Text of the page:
Picture: Review. Credit: Markus Winkler (Pexels).
by Kim Reid
After writing two papers, it was my turn to swap to the other side and review my first paper. The topic fitted into the niche sub-sub-field I had been working on for the first half of my PhD, so I felt comfortable accepting knowing I was up to date on the recent literature in that area.
Despite that, I felt woefully unprepared.
Little 24-year old me was being asked to review the work of authors who are some of the biggest names in the field. Without giving too much away, two of the co-authors, are the co-directors of the international project related to the paper topic. It’s like a CLEX student being asked to review a paper by Todd and Andy.
I opened the manuscript then opened a new tab and googled “how to review a journal article”. After six years of university education, I’d had one class on writing a review (by the amazing Jen Martin), where I had learnt to refer to specific examples when making critiques and how to use the ‘shit sandwich’ method to deliver negative comments. Being a communication subject, that class focused on literally writing the review. As for knowing where to begin or how to spot a problem with a manuscript I was in the dark.
My usually healthy self-confidence suddenly took a holiday. On the one hand, I wanted to do my job as a reviewer well and give useful feedback to improve the manuscript. But, on the other hand, these were senior, experienced scientists who knew way more than me, so how could I possibly add anything useful. I concluded that as long as I adequately referenced any criticisms, that was okay. The authors could always refute my comments and, thankfully, I’ll be anonymous.
I recently read a debate on Twitter about anonymity in peer-review. It appears to be a recurring debate in academia. The authors of the linked articled were strongly against anonymity in peer-review, but as a young, female student, I am glad peer-review is anonymous. Because why would anyone listen to me when I tell them their method has an error? Why would senior scientists, who have been working in the field longer than I’ve been alive, listen to me when I tell them I can’t recommend ‘accept’ for their manuscript because I think they have broken a rule of statistics. We like to think of scientists as objective thinkers, but scientists are humans first, and humans have an unconscious bias – they don’t like being told they’re wrong by someone half their age. If it weren’t for anonymity in peer-review, I wouldn’t want to review because it would be far too intimidating.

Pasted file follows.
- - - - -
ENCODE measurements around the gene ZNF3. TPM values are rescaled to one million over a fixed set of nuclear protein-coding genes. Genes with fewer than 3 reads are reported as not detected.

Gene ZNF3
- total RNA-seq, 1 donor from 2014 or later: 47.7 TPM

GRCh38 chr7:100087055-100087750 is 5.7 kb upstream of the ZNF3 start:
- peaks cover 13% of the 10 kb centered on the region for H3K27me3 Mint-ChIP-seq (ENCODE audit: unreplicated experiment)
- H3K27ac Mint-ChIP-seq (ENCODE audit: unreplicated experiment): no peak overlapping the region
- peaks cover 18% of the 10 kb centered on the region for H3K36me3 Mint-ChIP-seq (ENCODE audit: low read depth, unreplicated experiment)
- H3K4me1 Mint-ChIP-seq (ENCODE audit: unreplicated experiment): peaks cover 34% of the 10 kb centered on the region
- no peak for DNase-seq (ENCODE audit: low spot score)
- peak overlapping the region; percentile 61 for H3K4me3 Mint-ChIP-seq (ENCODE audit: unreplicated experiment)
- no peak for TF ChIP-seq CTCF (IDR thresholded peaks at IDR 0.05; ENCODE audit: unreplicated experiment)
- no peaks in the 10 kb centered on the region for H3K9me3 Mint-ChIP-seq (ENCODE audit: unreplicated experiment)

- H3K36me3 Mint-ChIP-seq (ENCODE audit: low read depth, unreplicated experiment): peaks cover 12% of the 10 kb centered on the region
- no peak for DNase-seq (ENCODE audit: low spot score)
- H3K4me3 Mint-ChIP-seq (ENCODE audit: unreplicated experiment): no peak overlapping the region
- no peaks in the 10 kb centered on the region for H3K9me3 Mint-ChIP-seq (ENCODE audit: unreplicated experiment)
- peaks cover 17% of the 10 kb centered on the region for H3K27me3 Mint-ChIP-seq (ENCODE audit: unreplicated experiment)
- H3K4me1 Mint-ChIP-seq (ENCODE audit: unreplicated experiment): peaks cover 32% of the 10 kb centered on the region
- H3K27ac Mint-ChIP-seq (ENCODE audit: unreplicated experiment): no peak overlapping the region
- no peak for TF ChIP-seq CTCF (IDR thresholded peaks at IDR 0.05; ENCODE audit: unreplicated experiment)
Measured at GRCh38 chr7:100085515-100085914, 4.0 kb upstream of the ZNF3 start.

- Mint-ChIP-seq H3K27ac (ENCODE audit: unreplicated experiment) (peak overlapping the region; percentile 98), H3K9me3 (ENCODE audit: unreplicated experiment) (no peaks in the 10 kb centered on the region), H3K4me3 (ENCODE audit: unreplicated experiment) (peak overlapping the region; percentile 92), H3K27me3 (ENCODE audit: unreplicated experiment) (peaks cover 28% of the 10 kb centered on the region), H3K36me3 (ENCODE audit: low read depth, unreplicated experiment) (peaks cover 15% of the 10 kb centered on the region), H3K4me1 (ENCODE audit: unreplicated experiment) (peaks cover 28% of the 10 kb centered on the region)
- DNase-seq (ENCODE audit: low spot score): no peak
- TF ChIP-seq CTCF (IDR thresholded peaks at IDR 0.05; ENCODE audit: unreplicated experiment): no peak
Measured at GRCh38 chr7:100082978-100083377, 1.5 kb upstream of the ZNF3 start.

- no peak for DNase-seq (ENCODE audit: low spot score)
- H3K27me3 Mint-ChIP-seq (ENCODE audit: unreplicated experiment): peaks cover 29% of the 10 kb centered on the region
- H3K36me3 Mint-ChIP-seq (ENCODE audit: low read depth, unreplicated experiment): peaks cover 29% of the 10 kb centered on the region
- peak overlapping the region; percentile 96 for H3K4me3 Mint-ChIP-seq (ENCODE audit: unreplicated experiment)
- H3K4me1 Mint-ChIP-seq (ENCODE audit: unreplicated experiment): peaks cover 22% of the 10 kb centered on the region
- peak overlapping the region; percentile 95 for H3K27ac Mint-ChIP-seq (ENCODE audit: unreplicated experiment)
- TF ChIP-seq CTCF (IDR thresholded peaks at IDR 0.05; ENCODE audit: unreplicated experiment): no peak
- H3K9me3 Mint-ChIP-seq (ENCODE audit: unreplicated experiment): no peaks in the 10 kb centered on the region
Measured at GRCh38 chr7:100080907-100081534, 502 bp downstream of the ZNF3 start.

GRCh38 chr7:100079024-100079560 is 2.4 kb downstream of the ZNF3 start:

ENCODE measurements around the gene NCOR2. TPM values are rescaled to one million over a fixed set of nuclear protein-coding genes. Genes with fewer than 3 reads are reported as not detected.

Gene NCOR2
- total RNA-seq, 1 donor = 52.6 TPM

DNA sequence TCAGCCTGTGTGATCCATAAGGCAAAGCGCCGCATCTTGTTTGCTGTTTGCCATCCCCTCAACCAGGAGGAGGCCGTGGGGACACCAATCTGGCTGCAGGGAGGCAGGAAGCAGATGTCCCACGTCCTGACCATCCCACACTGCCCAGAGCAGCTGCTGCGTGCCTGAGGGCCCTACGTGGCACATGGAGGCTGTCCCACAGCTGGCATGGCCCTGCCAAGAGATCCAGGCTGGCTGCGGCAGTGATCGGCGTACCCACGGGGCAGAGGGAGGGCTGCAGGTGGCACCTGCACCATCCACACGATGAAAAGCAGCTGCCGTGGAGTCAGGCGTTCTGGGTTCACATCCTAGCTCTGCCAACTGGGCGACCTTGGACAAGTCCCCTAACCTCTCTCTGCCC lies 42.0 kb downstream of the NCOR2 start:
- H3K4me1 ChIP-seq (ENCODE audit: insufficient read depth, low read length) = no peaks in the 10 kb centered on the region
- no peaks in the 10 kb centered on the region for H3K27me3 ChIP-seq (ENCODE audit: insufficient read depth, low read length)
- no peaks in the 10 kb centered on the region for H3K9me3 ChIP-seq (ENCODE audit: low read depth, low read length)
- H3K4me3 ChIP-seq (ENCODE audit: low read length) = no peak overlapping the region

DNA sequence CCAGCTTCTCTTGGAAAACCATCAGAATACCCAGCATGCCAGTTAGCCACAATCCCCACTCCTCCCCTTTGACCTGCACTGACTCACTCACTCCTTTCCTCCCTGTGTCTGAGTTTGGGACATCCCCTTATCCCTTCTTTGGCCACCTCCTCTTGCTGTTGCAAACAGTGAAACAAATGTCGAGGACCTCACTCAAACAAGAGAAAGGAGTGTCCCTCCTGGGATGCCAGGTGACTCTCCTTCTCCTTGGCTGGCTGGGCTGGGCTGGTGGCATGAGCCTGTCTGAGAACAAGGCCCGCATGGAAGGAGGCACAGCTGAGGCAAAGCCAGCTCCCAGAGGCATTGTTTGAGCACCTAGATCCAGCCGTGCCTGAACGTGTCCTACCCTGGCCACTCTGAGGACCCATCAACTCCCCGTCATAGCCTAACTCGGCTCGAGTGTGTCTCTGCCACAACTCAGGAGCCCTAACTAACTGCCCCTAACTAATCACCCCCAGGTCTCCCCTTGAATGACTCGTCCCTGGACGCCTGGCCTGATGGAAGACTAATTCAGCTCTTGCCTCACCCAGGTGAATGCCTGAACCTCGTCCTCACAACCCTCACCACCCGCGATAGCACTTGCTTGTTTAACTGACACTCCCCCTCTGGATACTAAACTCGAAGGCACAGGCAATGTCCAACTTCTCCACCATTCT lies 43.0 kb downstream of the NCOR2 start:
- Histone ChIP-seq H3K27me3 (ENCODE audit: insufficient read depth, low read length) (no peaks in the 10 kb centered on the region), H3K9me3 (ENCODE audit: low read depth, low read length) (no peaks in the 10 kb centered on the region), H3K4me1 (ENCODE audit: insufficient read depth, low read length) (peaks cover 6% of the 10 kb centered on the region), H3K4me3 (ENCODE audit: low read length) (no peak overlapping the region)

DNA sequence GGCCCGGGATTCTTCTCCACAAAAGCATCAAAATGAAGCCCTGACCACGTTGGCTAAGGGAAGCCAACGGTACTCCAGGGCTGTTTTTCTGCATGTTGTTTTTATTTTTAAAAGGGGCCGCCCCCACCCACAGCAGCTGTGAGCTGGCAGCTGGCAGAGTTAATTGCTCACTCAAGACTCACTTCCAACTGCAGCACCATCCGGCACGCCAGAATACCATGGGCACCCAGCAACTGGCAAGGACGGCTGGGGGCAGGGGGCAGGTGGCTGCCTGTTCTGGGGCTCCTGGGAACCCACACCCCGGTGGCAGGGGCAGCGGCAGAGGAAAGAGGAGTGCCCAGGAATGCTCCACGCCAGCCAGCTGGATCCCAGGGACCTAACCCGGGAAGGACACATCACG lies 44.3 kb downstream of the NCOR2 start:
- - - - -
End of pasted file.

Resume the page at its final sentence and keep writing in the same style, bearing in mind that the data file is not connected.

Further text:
In the end, I did find what I thought was a methodological error. In summary, the study included a plot of the standard deviation at each grid of a global ensemble; the authors had found a high standard deviation in the tropics, which they couldn’t conclusively explain. I had recently read the paper that described the method for one if the ensemble members, so I knew that one of the ensemble members actually masked the tropics. I commented that I thought the authors should exclude that ensemble member before taking the standard deviation as that could artificially increase the standard deviation in the tropics. The authors responded by saying they still wanted to include that ensemble member in the study despite the mask and therefore didn’t make any changes. In reading the response to reviews, I noticed the other reviewer had not made the same point – this made me really doubtmyself. Do I press this point? Is it a big deal? Do I let it slide? Am I even right? The other reviewer didn’t comment on this, that must mean I’m wrong?
All I could think about was Dietmar Dommenget’s statistical climate lectures (a graduate class for Melbourne and Monash students) where he passionately pointed out examples of statistical fallacies that had made it into peer-reviewed literature and made us promise not to make the same mistakes.
I spent hours searching through statistics textbooks and journal articles trying to find a mathematical proof that explained why the authors shouldn’t take the standard deviation of a highly skewed distribution. In truth, I was looking for the proof for myself as much as for the authors – proof that I was capable. I spoke to my supervisors and they agreed that it was worth making my point in the second review. I even called my dad, who majored in econometrics, for advice. In the end, I did decide to reiterate my point in the second review and recommended the authors either remove the outlier or keep the outlier and use inter-quartile range instead of standard deviation.
The paper was accepted after the second review but isn’t online yet so I didn’t know if the authors had taken my advice…until today (thanks to a virtual conference where the authors presented that very work). They did do what I suggested. I’m happy to say the new inter-quartile range plot looks great. The key points of the paper still remain, but the enhanced standard deviation in the tropics that couldn’t really be explained disappears. Despite the initial crippling self-doubt, I’m glad I stuck to my guns.